Pearson Coefficient

AAA

DEFINITION of 'Pearson Coefficient'

A type of correlation coefficient that represents the relationship between two variables that are measured on the same interval or ratio scale.

INVESTOPEDIA EXPLAINS 'Pearson Coefficient'

Numerically, the Pearson coefficient is represented the same way as a correlation coefficient that is used in linear regression; ranging from -1 to +1. A value of +1 is the result of a perfect positive relationship between two or more variables. Conversely, a value of -1 represents a perfect negative relationship. It has been shown that the Pearson coefficient can be deceptively small when it is used with a non-linear equation.

RELATED TERMS
  1. Autocorrelation

    A mathematical representation of the degree of similarity between ...
  2. Standard Deviation

    1. A measure of the dispersion of a set of data from its mean. ...
  3. Regression

    A statistical measure that attempts to determine the strength ...
  4. Mean

    The simple mathematical average of a set of two or more numbers. ...
  5. Covariance

    A measure of the degree to which returns on two risky assets ...
  6. Correlation Coefficient

    A measure that determines the degree to which two variable's ...
RELATED FAQS
  1. Can the correlation coefficient be used to measure dependence?

    The correlation coefficient can be used to measure the linear dependence between two random variables. The most common correlation ... Read Full Answer >>
  2. How do I use the rule of 72 to estimate compounding periods?

    The rule of 72 is best used to estimate compounding periods that are factors of two (2, 4, 12, 200 and so on). This is because ... Read Full Answer >>
  3. How can I use Bollinger Bands® to spot options trading opportunities?

    Traders can use Bollinger Bands in a couple of different types of trading strategies. The most common strategy is using Bollinger ... Read Full Answer >>
  4. How can I run linear and multiple regressions in Excel?

    The first step in running regression analysis in Excel is verifying that your software has the capabilities to perform the ... Read Full Answer >>
  5. How do I calculate the rule of 72 using Matlab?

    In finance, the rule of 72 is a useful shortcut to assess how long it takes an investment to double given its annual growth ... Read Full Answer >>
  6. How do I calculate the standard error using Matlab?

    In statistics, the standard error is the standard deviation of the sampling statistical measure, usually the sample mean. ... Read Full Answer >>
Related Articles
  1. Forex Education

    Using Currency Correlations To Your Advantage

    Knowing the relationships between pairs can help control risk exposure and maximize profits.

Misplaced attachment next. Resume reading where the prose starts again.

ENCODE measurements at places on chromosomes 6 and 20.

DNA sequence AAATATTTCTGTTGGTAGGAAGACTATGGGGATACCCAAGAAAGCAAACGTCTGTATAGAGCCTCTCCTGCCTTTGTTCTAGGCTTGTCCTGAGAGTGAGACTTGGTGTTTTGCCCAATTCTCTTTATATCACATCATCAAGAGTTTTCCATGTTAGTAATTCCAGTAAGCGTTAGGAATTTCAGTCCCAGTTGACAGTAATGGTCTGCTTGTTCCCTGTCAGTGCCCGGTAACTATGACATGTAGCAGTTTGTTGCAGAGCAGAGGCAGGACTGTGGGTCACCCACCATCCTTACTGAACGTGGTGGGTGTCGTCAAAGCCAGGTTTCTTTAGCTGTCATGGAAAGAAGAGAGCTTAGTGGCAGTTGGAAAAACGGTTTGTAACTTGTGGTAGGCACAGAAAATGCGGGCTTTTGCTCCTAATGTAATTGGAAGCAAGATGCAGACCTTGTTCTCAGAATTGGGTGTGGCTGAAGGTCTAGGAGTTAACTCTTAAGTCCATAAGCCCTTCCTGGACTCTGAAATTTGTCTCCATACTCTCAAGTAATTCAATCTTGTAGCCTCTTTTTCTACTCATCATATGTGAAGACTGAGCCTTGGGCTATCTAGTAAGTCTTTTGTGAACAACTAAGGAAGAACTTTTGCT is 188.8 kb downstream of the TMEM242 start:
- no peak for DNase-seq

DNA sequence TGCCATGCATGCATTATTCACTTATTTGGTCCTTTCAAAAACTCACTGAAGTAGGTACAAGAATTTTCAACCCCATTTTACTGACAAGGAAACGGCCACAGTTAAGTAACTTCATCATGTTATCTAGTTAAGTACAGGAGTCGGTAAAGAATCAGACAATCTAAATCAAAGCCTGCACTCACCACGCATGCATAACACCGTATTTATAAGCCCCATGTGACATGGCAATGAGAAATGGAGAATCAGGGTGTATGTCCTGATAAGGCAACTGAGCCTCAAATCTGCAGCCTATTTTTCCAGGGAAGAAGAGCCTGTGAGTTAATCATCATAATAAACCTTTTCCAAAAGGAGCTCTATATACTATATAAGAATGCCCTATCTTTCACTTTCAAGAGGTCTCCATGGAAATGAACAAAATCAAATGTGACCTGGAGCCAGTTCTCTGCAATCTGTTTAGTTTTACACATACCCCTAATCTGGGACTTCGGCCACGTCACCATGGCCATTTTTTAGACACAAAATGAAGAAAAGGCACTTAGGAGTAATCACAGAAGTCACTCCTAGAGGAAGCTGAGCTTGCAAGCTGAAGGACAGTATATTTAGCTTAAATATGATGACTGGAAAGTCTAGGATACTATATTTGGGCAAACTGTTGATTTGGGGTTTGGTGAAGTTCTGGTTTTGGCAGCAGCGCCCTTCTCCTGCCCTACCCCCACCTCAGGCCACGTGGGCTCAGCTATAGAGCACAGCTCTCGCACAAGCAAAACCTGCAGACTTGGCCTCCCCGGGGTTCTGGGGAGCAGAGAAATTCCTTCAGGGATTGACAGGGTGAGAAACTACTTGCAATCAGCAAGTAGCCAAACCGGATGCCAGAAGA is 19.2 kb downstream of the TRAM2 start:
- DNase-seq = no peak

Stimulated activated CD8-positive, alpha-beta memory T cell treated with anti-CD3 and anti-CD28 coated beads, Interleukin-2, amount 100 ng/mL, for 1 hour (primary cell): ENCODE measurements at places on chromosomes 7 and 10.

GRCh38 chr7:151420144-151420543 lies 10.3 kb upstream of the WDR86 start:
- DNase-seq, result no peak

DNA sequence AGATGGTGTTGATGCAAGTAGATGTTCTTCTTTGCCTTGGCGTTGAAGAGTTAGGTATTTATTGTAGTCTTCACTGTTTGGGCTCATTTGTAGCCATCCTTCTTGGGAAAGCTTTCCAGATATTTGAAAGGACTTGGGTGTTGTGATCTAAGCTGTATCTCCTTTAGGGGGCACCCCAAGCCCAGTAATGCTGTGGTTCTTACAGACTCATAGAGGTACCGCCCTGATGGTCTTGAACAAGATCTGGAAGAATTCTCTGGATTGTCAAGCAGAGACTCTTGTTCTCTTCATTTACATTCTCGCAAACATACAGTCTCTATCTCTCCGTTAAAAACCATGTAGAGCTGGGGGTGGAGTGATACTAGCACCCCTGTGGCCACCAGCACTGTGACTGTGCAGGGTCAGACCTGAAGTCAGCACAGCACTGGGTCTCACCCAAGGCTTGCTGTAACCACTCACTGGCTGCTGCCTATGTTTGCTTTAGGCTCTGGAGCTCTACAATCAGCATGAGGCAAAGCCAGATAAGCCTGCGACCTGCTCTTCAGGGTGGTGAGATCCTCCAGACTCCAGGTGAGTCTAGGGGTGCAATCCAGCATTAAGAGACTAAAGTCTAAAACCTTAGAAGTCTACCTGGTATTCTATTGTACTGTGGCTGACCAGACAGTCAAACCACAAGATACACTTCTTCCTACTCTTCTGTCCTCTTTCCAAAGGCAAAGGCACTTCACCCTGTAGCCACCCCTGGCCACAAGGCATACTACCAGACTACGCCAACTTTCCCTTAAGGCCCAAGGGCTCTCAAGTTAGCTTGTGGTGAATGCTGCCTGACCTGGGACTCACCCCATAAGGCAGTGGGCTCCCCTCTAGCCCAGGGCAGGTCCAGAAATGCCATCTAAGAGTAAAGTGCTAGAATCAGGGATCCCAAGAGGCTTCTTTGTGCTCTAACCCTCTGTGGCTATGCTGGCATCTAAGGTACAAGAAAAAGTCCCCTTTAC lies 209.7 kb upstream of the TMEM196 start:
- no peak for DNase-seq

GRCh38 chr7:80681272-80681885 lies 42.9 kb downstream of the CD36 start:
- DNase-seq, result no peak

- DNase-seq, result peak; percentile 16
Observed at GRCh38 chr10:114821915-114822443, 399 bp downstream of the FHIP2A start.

2. Insurance

    The Dangers Of Over-Diversifying Your Portfolio

    If you diversify too much, you might not lose much, but you won't gain much either.
  3. Active Trading

    Modern Portfolio Theory: Why It's Still Hip

    See why investors today still follow this old set of principles that reduce risk and increase returns through diversification.
  4. Fundamental Analysis

    Explaining the Monte Carlo Simulation

    Monte Carlo simulation is an analysis done by running a number of different variables through a model in order to determine the different outcomes.
  5. Fundamental Analysis

    Explaining the Empirical Rule

    The empirical rule provides a quick estimate of the spread of data in a normal statistical distribution.
  6. Economics

    Explaining Demographics

    Demographics is the study and categorization of people based on factors such as income level, education, gender, race, age, and employment.
  7. Fundamental Analysis

    Calculating Degree of Financial Leverage

    Degree of financial leverage (DFL) is a metric that measures the sensitivity of a company’s operating income due to changes in its capital structure.
  8. Fundamental Analysis

    Calculating the Present Value of an Annuity

    The present value of an annuity is the current, lump sum value of periodic future payments as calculated using a specific rate.
  9. Fundamental Analysis

    How Does Sampling Work?

    Sampling is a term used in statistics that describes methods of selecting a pre-defined representative number of data from a larger data population.
  10. Economics

    Understanding Marginal Analysis

    Marginal analysis is the process of comparing a one-unit incremental cost increase of an activity with a corresponding increase in benefits.

You May Also Like

Hot Definitions
  1. Multicurrency Note Facility

    A credit facility that finances short- to medium-term Euro notes. Multicurrency note facilities are denominated in many currencies. ...
  2. National Currency

    The currency or legal tender issued by a nation's central bank or monetary authority. The national currency of a nation is ...
  3. Treasury Yield

    The return on investment, expressed as a percentage, on the debt obligations of the U.S. government. Treasuries are considered ...
  4. Bund

    A bond issued by Germany's federal government, or the German word for "bond." Bunds are the German equivalent of U.S. Treasury ...
  5. European Central Bank - ECB

    The central bank responsible for the monetary system of the European Union (EU) and the euro currency. The bank was formed ...
  6. Quantitative Easing

    An unconventional monetary policy in which a central bank purchases private sector financial assets in order to lower interest ...
Trading Center
×

You are using adblocking software

Want access to all of Investopedia? Add us to your “whitelist”
so you'll never miss a feature!